Green shoots in the Emerald Isle

ET staff writer
ET staff writer
01 December, 2004 2 min read

After several years without a ministry visit there, evangelist and author John Blanchard recently spoke at four separate meetings in the Republic of Ireland.

He began with a Saturday night evangelistic apologetics meeting in Springhill Court Hotel, Kilkenny. The suite was comfortably full and there was rapt attention to the message.

John told Evangelical Times that the Question and Answer session was the liveliest he had known for a long time. It was an added joy for him to meet two people converted to Christ by reading one of his evangelistic books.

The Sunday was spent at Kilkenny Presbyterian Church. Twenty years ago it was nearly dead on its feet, with just over ten members — now attendances approach 200. Pastor John Woodside and his colleague Billy Patterson are remarkably effective in reaching people with the good news of Jesus Christ, both by public ministry and in personal encounters.

The services at which John Blanchard spoke were very well attended, with numbers boosted by visitors from the surrounding district. There was excellent feedback from both the morning and evening events.

Urgent outreach

Still in Kilkenny, the following two days were taken up by The Irish Outreach Conference. Started some thirty years ago as a sharing session for a handful of Christian workers, it has become an important factor in the lives of many more.

The conference now draws well over 100 full-time workers involved in various forms of evangelism throughout the Republic. Pastors of mainly small churches are joined by church planters and missionaries sent from the UK, the United States and New Zealand.

The conference aims to encourage the delegates in their evangelistic work and equip them for the task — and by all accounts it succeeds brilliantly.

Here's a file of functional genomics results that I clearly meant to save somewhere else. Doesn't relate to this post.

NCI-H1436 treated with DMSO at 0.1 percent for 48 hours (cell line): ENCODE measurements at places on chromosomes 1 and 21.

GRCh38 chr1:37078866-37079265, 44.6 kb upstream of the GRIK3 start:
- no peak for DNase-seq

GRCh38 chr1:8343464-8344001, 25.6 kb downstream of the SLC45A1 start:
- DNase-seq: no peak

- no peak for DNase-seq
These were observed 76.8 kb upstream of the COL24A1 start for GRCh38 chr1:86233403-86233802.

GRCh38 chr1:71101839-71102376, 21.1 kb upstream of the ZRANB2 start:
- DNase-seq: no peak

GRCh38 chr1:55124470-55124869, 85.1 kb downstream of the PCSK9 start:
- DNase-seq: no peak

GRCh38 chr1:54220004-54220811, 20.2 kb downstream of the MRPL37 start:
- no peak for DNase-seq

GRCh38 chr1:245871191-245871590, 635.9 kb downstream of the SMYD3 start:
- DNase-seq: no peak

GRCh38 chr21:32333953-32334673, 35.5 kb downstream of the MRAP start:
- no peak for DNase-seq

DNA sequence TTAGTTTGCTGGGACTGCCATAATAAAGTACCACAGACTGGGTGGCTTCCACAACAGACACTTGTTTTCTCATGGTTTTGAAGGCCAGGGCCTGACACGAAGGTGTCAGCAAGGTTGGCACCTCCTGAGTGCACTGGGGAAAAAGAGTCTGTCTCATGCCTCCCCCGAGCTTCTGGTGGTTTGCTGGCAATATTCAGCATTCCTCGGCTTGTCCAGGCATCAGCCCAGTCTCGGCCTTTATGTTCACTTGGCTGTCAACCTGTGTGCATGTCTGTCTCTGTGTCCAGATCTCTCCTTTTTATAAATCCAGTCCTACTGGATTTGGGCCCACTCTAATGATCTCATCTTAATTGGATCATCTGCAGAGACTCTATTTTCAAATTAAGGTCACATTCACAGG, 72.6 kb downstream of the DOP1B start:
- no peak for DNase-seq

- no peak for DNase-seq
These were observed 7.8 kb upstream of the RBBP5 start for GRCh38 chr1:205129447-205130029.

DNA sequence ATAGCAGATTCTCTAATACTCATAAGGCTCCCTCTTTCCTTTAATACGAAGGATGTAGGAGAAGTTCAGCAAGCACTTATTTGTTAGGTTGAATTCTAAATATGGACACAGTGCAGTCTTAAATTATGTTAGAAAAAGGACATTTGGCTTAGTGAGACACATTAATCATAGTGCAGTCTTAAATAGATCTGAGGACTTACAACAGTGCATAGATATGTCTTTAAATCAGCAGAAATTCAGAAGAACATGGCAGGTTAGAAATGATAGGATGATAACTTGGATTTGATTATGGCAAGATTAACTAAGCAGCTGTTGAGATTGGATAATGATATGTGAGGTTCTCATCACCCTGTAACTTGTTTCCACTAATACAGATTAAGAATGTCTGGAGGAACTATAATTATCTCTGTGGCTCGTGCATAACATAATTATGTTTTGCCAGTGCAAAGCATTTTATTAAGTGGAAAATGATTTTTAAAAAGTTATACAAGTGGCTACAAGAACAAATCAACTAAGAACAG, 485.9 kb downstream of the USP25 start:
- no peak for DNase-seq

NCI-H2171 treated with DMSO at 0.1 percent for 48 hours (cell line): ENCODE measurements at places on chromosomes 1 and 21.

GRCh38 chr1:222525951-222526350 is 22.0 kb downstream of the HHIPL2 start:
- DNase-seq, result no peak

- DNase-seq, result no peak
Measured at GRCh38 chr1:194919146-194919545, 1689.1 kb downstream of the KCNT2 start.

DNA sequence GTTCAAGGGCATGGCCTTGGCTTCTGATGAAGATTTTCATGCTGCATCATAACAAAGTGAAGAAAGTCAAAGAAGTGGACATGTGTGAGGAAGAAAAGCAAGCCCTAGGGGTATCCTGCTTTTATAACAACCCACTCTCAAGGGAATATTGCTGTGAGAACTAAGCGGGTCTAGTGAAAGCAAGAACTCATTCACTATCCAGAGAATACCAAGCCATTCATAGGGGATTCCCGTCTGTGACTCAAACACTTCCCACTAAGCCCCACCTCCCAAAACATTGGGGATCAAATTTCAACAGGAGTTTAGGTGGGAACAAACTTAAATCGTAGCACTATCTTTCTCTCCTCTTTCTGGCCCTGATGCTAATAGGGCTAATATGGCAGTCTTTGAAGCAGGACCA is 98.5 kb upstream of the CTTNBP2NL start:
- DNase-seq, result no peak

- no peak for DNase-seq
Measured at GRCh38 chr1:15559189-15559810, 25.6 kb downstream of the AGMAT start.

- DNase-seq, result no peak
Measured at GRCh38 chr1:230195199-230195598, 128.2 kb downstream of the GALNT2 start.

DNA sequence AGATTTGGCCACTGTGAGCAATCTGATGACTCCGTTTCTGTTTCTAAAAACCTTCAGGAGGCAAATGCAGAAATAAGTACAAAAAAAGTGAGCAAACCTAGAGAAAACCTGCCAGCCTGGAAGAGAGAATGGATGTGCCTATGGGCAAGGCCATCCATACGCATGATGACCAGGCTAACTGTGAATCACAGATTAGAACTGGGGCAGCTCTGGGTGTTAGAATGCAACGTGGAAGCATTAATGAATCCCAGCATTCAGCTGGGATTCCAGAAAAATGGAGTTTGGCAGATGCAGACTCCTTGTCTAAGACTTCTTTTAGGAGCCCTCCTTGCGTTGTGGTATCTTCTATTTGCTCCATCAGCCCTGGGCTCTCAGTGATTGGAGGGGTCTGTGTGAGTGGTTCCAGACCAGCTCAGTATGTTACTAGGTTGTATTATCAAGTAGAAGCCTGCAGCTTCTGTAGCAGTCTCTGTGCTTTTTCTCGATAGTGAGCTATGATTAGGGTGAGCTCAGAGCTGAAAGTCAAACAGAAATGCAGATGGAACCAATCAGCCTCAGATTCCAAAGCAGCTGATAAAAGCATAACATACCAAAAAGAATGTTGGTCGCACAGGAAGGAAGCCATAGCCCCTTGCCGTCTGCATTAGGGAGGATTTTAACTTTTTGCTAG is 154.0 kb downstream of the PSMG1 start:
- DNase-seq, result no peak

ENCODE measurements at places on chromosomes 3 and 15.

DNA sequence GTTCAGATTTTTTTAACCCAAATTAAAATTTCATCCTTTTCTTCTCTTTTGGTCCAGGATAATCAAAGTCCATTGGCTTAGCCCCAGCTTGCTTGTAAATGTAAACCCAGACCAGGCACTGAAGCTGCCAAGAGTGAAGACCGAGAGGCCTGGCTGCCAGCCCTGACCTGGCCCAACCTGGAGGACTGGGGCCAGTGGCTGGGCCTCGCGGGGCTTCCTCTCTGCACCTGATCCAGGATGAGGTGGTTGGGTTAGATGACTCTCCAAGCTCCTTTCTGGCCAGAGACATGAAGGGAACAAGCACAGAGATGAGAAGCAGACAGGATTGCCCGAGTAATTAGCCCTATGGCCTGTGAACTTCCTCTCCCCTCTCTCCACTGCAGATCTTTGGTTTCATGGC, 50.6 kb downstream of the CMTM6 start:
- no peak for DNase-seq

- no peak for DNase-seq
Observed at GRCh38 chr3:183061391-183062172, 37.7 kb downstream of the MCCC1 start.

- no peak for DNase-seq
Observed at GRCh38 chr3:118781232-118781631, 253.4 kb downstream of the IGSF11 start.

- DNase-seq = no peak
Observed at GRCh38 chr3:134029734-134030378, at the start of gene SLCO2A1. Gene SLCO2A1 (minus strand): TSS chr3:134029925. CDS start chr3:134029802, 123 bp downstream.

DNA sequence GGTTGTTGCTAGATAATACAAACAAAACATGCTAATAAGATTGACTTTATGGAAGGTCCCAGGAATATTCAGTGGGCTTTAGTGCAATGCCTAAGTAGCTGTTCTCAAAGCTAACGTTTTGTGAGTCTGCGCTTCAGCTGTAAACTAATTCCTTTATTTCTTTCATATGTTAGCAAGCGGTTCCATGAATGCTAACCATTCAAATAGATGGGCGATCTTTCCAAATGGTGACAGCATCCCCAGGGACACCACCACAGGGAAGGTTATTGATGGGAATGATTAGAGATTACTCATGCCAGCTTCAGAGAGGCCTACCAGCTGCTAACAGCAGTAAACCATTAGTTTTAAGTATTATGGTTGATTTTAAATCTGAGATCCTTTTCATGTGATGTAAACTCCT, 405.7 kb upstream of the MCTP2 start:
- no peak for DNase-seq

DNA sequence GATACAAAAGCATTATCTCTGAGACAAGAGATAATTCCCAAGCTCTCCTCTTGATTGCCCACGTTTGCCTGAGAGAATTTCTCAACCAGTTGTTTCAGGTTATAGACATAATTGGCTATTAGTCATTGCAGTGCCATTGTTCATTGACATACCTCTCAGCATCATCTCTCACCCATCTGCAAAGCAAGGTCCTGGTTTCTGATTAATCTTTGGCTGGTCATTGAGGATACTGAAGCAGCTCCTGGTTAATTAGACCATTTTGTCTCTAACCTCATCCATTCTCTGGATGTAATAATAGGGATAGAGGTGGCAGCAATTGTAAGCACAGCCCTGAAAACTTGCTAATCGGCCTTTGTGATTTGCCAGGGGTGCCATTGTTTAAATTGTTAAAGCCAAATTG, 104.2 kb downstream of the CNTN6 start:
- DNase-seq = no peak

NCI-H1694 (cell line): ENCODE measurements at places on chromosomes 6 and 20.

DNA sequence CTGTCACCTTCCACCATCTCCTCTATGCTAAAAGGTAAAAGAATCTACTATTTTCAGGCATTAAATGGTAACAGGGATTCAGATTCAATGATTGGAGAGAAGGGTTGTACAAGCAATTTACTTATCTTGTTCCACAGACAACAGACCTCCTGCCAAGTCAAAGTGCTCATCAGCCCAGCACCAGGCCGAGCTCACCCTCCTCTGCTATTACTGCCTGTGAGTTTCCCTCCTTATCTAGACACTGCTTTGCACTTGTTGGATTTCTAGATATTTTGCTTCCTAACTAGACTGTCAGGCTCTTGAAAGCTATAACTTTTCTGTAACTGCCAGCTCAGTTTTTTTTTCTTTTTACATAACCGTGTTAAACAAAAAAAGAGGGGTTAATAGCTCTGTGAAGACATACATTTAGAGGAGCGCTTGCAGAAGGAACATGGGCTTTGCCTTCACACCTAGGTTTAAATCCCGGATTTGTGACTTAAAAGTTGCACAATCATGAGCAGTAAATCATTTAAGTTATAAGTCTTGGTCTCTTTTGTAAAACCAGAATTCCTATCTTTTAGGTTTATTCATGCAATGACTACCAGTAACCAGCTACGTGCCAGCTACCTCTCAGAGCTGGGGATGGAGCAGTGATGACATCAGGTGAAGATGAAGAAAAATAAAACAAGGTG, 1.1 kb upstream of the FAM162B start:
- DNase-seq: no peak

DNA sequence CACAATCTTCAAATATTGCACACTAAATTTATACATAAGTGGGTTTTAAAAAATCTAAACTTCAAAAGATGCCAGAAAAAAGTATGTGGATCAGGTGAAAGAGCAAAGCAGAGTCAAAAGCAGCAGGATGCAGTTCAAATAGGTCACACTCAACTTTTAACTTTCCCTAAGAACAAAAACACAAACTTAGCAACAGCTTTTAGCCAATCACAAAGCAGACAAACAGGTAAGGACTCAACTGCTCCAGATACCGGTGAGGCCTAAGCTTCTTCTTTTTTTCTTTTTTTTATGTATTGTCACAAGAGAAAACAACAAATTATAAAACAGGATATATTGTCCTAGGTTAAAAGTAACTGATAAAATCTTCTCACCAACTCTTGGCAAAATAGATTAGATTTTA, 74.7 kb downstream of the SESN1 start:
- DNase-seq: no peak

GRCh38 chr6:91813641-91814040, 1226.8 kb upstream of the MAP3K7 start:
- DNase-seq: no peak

John told us how much he valued the depth of the fellowship and the benefit gained by all as they shared their aims, ideas and experiences. He spoke at three of the main conference sessions, one being devoted to the subject of ‘life after death’ and the way it motivates Christians to be serious and urgent about preaching Christ.

Keen interest

John Blanchard’s last stop was in Bandon, Co. Cork. Three nights of evangelistic apologetics (billed as ‘lectures’) in a small rural town sounded like a high-risk strategy! But Westside Baptist Church took the plunge — and was well rewarded for its efforts.

Many who do not normally attend the church came to the meetings and showed keen interest in the subjects.

Another highlight was an invitation by Radio 103FM (‘Cork’s favourite music mix’) to take part in an extended interview. The station was bombarded with telephone calls from listeners — and as a result the station invited John for another interview the next day.

Listeners were offered a free copy of John’s evangelistic booklet Why Believe the Bible? and there was an encouraging response. It was a good note on which to end a fruitful visit.

Plans are being made to have John return to the Republic for an extended visit at a later date.

ET staff writer
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